In your share this week will be:
Roselle Hibiscus: These are the calyxes of our Roselle Hibiscus plant. Also known as Sorrel or Florida Cranberry, these fruits are primary used to make a semi-tart tea that can be consumed hot or cold. You can bring the calyxes in 1/2 gallon water to a boil, reduce to a simmer and let steep for 20-40 minutes, depending on desired strength. Sweeten to taste with honey, sugar or agave.
Here’s an alternative Thanksgiving recipe presented in Marian Van Atta’s 1991 “Growing and Using Exotic Foods”:
2 cups roselle calyxes, seed pods removed and coarsely chopped
1 cup pecans, chopped
½ cup honey
½ cup olive oil
1 cup onion, finely chopped
1 cup celery, finely chopped
1 teaspoon salt
1 teaspoon thyme
1 teaspoon sage
1 teaspoon freshly ground black pepper
¾ cup stock
2 quarts soft bread crumbs
Preheat oven to 350° F.
Combine roselle, pecans, and honey. Set aside.
Heat olive oil in a heavy skillet over medium heat. When oil is hot, add in onion and celery and sauté until the onions are translucent, about 5-10 minutes. Add in the salt and herbs, and then the stock. Bring to a simmer and then add in the bread crumbs and roselle-pecan-honey mixture. Place in an oiled baking dish and bake covered for 30 minutes. Remove cover and continue baking for another 20-30 minutes, or until the top becomes browned and crusty. Serve hot.
Watermelon Radishes: Our first major pick of these for the season, just in time for Thanksgiving! Watermelon Radishes pair well with fennel, apple, cheeses such as feta and chèvre, butter, creamy based dressings, vinaigrettes, bacon, white fish, cucumbers, mild salad greens, cooked eggs, and stir-fry noodles. Thinly slice them over a salad bed for an colorful plate that won’t fail to impress your friends! You can also pickle these guys with our jalapenos or green beans!
Jalapeno Peppers: Try stuffing and grilling these guys for Thanksgiving! Here is a recipe from Taste of Home detailing the process, using cheese and your preferred seasonings. Be sure to wear gloves when working with these peppers, as the oil can cause a stinging sensation of your skin. Be wary of touching your eyes or face and keep away from small children. The seeds are hotter than the skin of the pepper itself, so definitely remove these first.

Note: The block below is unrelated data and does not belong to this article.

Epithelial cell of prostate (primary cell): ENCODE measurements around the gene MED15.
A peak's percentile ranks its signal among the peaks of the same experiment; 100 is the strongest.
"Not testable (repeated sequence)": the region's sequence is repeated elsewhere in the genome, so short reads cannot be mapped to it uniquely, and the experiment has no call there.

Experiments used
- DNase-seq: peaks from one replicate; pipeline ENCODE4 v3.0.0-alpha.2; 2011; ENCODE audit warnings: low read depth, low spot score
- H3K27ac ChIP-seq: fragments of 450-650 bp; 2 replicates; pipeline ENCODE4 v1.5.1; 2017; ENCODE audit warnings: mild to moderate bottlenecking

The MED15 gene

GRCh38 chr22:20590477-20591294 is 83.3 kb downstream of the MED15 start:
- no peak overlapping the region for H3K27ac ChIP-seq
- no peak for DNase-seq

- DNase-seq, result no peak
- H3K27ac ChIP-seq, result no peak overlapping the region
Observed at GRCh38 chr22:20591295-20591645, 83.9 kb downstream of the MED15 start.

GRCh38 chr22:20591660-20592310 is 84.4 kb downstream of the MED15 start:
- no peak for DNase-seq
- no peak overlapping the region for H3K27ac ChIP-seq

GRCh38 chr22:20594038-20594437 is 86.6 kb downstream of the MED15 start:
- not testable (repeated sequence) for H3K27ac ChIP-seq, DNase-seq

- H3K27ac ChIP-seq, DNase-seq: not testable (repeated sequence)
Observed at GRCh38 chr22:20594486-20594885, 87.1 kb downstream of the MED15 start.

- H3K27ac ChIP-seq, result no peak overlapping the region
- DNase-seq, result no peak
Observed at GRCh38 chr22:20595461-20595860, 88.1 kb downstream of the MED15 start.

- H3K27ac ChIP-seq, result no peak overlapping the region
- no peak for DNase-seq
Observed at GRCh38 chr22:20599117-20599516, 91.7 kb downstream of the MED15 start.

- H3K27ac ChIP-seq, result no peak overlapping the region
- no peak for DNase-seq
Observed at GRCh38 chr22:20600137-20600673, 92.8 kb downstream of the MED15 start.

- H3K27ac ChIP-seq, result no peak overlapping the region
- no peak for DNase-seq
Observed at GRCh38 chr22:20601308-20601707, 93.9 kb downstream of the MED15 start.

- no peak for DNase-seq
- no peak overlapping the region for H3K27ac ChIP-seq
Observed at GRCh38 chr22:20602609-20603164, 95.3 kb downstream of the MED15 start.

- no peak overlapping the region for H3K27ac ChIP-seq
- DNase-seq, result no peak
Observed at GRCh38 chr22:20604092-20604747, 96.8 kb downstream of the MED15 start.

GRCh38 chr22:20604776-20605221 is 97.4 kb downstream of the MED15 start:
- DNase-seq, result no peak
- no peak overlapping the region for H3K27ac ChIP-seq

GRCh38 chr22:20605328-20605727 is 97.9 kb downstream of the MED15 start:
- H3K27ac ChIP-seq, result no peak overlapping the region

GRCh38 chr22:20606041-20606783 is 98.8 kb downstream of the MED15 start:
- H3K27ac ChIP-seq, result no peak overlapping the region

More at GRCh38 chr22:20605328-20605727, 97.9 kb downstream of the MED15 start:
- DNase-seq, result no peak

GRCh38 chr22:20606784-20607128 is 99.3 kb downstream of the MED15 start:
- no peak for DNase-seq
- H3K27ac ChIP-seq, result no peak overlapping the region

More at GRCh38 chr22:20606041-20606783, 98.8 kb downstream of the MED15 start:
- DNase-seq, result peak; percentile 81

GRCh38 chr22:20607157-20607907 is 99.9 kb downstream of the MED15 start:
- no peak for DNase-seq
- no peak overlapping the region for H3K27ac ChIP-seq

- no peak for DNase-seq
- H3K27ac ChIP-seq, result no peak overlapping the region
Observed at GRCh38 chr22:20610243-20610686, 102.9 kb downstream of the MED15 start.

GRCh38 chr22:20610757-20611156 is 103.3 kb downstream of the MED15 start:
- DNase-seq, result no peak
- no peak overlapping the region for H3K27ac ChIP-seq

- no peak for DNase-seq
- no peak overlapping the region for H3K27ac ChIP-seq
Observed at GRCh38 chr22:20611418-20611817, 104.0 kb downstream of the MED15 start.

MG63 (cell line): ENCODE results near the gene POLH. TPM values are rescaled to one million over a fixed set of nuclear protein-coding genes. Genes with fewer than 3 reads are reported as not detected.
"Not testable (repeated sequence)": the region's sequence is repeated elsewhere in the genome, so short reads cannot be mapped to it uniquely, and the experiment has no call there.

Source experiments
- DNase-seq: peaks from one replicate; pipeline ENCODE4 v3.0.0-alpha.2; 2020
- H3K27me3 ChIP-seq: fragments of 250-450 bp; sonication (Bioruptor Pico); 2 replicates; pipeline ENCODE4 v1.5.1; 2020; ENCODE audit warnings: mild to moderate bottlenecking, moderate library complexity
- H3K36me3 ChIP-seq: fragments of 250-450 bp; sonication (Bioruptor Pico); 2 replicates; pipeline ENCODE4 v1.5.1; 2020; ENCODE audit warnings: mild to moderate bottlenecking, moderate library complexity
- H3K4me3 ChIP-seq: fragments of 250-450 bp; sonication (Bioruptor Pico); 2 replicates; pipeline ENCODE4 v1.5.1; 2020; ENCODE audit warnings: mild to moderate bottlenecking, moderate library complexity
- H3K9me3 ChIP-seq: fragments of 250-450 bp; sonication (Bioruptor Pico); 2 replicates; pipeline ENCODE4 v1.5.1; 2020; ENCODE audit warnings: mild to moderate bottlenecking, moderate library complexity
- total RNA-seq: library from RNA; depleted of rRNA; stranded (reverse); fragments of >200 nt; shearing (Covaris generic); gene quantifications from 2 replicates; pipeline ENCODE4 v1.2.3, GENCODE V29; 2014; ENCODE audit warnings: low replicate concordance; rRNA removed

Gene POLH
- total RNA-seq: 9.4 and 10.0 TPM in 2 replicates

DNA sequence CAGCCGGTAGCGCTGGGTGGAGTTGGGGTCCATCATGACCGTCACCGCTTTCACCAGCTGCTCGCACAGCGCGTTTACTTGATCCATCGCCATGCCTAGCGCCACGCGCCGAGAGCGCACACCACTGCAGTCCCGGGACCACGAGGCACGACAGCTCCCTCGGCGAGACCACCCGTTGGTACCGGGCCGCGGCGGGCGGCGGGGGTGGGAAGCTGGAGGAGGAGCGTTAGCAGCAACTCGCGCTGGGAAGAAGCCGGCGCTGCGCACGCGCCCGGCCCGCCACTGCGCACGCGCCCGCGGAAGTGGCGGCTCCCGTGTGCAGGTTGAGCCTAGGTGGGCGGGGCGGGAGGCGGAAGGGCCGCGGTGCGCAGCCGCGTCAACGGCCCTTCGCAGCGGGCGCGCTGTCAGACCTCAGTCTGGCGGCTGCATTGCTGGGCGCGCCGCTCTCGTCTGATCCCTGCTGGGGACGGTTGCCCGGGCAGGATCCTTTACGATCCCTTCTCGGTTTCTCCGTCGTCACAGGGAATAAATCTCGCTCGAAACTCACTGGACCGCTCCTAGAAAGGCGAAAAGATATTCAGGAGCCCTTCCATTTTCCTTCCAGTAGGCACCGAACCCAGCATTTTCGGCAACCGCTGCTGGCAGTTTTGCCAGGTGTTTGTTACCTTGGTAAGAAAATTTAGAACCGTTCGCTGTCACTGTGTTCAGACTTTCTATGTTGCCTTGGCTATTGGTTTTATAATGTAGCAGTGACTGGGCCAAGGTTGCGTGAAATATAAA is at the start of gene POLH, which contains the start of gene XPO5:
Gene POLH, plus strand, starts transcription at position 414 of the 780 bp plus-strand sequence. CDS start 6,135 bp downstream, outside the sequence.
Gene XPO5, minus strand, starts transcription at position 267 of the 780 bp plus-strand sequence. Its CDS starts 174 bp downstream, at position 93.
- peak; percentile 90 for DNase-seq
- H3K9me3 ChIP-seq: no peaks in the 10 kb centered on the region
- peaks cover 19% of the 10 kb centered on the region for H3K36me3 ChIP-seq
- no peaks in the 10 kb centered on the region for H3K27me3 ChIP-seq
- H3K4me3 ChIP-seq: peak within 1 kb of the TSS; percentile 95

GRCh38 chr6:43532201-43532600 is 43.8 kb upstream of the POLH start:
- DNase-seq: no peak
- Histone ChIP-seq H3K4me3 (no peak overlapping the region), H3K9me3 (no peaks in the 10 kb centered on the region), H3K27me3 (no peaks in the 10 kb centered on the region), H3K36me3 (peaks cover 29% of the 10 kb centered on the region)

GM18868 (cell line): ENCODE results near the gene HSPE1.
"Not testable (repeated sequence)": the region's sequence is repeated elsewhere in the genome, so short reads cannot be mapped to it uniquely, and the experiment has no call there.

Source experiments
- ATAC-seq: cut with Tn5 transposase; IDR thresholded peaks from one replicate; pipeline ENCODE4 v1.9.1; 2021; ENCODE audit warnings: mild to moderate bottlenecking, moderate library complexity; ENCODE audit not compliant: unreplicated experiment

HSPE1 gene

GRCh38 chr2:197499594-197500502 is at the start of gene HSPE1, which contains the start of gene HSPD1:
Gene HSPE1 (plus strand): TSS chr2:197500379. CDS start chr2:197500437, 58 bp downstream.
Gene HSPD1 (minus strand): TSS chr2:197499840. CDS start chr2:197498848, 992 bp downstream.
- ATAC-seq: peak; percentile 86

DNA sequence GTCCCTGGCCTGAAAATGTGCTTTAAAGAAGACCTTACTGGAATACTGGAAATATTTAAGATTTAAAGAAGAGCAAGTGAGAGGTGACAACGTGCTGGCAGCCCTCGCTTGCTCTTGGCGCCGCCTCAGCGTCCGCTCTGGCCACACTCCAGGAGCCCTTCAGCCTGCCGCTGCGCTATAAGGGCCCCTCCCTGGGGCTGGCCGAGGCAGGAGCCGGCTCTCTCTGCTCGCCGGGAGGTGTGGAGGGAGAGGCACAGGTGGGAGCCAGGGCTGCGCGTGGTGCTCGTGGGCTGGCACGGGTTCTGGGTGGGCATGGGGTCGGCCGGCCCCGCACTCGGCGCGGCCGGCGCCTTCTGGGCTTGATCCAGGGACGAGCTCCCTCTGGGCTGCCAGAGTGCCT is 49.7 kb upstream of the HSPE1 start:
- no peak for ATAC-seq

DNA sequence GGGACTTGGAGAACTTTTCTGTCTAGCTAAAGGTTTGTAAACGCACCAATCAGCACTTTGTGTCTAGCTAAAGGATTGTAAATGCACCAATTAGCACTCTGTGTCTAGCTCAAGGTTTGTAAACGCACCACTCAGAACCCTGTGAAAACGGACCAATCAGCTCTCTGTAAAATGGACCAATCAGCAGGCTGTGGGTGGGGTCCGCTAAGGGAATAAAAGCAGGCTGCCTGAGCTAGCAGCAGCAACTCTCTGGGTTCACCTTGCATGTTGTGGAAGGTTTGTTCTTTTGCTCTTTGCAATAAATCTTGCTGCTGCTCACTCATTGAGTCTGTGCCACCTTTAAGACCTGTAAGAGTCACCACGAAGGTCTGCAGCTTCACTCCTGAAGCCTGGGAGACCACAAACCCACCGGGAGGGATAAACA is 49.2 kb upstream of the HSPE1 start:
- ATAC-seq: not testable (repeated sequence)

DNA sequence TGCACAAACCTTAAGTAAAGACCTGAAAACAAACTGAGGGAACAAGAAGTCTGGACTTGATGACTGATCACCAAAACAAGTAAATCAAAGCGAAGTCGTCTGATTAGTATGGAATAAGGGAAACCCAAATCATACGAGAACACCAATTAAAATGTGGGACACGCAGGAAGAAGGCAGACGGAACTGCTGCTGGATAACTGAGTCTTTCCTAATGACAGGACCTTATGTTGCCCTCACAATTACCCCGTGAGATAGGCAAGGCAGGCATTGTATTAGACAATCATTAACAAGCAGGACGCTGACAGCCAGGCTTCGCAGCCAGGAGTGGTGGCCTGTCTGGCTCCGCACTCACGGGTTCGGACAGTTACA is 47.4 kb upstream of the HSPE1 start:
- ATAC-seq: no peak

Romaine Lettuce: The hardiest of our lettuces, crisp, semi-sweet Romaine hold very well and are amazingly mineral and vitamin rich, proteinaceous, and replete in Omega 3s. If you are a fan of green smoothies, our Green Romaine is an awesome candidate for getting all of that nutritional benefit without an overwhelming “green” or bitter flavor! We all know Romaine is a staple in a great Caesar salad, but if you’re wondering what other applications for lettuce there could be, Serious Eats offers four alternatives that are tantalizing enough to drop the salad, at least for one meal!
Mustard Greens: A southern staple vegetable. Don’t try to eat them raw unless you like the sensation of your sinuses becoming very clear. This curly variety is wonderful braised and seasoned with raisins, or sautéed with a dash of apple cider vinegar, which helps to neutralize the spicy flavor. Mustards are incredibly vitamin and mineral dense!